Monitoring technology can let healthcare professionals keep tabs on a patient, ensuring they’re following the procedures and keeping on top of their needs. Wireless technology can connect individuals to their care team from the comfort of their homes and share health information – including vital signs and monitoring of progress towards achieving health goals to support health promotion and self-management – securely.

Ensuring Patients Understand & Follow Treatment

Patients and their family members will always focus on maintaining their health. Doctors and health personnel must inform them about continuing care at home to prevent mistakes.

Professional and frontline clinical staff and organizational leaders must understand the strategies and tools to prevent risk, identify opportunities and effectively manage safety at home. Have a conversation early about any concerns you may have to address those concerns.

It doesn’t mean that patients must have the same working knowledge of their medical needs as the attending healthcare professional. However, when they or their caregivers have an intimate understanding of the treatment and the risks they face, they can go a long way.

Why Is It Important To Know Patient Safety Has Been Achieved?

Most patients and family members prefer the home environment – they are familiar, comforting, and `not sterile like a hospital. However, a patient’s and family’s ability to function independently and safely in the home increases the possibility of the patient remaining there.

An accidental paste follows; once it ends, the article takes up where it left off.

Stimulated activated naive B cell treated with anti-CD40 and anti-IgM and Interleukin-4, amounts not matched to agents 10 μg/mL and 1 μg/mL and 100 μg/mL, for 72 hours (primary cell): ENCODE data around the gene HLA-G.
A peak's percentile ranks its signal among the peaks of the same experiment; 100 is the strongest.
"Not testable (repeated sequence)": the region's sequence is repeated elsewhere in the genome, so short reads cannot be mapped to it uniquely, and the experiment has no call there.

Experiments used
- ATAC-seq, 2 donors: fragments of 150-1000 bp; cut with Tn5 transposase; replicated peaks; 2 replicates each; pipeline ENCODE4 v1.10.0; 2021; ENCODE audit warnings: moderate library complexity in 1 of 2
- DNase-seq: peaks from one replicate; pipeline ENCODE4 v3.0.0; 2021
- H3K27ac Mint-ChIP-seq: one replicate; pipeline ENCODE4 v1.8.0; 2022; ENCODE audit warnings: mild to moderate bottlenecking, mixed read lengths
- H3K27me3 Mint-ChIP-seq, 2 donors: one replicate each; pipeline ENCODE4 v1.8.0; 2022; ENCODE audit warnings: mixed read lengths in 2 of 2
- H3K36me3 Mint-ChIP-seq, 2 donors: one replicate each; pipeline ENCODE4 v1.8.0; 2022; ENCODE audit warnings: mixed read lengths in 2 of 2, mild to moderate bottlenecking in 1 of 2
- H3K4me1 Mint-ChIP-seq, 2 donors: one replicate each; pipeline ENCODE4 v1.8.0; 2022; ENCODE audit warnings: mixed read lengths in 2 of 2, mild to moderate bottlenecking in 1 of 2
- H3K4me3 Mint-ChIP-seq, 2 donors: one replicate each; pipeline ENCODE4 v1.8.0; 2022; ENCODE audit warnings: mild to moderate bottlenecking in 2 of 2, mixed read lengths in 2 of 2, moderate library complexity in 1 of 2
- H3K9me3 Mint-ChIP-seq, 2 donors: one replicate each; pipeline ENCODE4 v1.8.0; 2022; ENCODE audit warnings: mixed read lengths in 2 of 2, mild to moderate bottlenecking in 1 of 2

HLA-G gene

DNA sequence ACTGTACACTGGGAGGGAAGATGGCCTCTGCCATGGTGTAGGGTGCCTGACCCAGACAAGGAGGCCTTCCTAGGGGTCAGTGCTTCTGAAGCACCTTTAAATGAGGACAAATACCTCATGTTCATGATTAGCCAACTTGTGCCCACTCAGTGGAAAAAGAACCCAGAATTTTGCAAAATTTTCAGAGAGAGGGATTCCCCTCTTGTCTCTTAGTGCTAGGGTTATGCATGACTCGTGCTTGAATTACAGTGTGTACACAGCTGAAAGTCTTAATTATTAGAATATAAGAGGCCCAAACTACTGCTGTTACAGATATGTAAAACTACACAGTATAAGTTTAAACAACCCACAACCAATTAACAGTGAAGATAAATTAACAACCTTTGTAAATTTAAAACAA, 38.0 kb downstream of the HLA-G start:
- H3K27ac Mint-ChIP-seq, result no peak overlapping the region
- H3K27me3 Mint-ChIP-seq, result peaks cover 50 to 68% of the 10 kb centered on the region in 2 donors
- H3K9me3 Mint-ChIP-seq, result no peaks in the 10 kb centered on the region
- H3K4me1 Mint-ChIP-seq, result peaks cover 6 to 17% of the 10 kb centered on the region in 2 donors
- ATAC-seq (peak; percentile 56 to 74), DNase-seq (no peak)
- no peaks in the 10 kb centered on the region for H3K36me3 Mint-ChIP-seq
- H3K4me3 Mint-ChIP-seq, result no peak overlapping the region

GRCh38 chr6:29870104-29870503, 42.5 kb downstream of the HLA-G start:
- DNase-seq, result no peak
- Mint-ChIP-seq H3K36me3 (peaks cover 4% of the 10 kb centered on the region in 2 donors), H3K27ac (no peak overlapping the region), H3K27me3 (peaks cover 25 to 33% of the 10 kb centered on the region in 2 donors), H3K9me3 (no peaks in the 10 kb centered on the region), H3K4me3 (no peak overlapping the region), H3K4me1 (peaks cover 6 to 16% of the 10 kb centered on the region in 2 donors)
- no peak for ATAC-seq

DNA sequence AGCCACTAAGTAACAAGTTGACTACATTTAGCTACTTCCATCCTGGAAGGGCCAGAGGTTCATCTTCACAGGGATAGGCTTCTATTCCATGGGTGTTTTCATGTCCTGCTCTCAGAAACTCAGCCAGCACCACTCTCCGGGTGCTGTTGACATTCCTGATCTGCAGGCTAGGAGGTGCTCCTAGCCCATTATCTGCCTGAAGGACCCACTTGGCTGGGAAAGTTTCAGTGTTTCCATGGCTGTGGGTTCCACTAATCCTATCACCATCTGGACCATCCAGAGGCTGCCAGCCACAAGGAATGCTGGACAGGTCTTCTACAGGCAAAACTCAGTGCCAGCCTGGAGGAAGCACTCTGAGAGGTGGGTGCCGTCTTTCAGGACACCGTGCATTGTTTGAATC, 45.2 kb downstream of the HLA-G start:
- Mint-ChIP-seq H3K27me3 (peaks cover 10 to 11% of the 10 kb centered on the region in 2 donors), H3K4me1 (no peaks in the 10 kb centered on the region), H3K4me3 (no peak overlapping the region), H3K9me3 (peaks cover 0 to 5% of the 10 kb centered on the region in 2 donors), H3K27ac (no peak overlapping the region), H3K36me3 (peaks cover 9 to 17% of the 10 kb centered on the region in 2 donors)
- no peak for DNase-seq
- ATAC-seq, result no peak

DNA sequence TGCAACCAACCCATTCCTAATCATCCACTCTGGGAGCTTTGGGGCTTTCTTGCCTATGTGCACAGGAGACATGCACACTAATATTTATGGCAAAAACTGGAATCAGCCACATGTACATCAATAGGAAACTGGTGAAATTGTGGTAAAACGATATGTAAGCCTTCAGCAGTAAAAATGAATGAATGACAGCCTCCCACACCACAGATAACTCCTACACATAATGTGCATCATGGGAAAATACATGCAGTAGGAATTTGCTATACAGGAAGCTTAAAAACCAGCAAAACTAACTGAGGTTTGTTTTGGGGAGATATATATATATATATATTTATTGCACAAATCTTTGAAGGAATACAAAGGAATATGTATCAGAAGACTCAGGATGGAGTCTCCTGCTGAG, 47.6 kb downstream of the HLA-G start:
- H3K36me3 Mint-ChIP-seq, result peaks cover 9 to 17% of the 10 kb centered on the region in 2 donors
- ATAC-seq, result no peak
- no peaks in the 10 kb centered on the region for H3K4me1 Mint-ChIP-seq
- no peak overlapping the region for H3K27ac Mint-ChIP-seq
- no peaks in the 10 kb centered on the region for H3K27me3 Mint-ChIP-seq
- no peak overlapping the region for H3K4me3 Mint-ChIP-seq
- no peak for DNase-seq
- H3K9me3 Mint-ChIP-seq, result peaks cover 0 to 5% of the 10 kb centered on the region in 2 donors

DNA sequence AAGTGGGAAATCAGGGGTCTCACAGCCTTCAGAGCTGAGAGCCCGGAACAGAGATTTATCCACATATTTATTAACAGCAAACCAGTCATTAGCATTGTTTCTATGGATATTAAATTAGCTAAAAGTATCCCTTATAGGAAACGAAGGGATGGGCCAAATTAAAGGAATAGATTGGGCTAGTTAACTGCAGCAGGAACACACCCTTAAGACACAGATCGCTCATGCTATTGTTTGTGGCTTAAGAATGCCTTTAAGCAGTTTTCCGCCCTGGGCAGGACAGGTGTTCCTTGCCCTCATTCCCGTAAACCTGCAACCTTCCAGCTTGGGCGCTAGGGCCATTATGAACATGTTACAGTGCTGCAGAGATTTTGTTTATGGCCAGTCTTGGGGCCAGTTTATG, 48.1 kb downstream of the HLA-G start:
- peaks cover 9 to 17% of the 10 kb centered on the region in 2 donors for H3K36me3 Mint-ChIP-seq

Unless strict metrics come in from monitoring equipment, it can be hard to know when a team has achieved perfect patient safety. What matters is constant interactions, asking questions, and having what a doctor or accessibility advisor recommends in the home. When there’s a strong culture of safety, and a systematic review is performed regularly, everyone can feel comfortable about the patient’s well-being.

Whether they’re professional health care practitioners or family caregivers, safety in the home is everyone’s responsibility. It can only happen when information is openly shared and communicated without fear of negative consequences. Empowered and informed patients and caregivers are essential to ensuring safety at home.

Frequently Asked Questions About Patient Safety Goals

It is important because it uses crucial and advanced safety techniques such as monitoring technology, ensures patients understand their treatment plans while checking and verifying all medical procedures. Finally, it promotes following proper sanitization procedures and promotes a team accountability and cooperation environment.

Five types of variables have developed that may influence patient safety engagement: patient-related (e.g. demographic characteristics of patients), disease-related (e.g. disease severity), health care professionals-related (e.g. expertise and attitudes of health care professionals), health care setting-related and quality of evaluations.

Value metrics play a crucial role in patient safety and should have an auditable range of characteristics.  The most common criteria, in addition to objectivity (measurability), are as follows: relevance and opportunity for usage, reliability and validity.